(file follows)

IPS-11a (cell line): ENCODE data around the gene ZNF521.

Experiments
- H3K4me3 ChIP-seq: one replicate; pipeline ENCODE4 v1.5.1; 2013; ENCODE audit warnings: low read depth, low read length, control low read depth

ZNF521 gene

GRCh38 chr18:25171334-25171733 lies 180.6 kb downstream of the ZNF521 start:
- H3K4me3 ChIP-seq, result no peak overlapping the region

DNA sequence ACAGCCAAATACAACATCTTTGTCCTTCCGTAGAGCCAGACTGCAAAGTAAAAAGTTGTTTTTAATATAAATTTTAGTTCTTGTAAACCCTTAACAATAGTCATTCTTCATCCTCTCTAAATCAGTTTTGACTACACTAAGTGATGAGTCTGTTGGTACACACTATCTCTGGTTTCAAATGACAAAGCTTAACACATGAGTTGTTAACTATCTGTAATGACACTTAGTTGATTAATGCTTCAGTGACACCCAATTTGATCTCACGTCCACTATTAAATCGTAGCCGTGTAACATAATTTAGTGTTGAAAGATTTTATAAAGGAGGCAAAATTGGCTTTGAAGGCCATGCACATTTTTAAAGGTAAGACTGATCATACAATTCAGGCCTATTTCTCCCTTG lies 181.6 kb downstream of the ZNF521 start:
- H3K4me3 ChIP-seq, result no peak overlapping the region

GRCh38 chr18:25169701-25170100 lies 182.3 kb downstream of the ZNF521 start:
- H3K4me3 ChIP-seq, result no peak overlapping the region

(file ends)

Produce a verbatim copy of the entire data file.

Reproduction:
IPS-11a (cell line): ENCODE data around the gene ZNF521.

Experiments
- H3K4me3 ChIP-seq: one replicate; pipeline ENCODE4 v1.5.1; 2013; ENCODE audit warnings: low read depth, low read length, control low read depth

ZNF521 gene

GRCh38 chr18:25171334-25171733 lies 180.6 kb downstream of the ZNF521 start:
- H3K4me3 ChIP-seq, result no peak overlapping the region

DNA sequence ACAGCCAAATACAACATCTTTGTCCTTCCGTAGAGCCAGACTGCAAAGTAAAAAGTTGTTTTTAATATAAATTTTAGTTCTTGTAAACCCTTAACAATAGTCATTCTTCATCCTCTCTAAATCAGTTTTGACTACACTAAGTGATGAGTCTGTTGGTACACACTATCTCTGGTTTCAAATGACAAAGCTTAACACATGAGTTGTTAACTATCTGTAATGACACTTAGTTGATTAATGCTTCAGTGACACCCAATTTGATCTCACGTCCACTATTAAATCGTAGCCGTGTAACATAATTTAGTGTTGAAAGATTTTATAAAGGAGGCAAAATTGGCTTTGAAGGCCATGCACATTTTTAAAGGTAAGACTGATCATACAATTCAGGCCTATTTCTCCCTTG lies 181.6 kb downstream of the ZNF521 start:
- H3K4me3 ChIP-seq, result no peak overlapping the region

GRCh38 chr18:25169701-25170100 lies 182.3 kb downstream of the ZNF521 start:
- H3K4me3 ChIP-seq, result no peak overlapping the region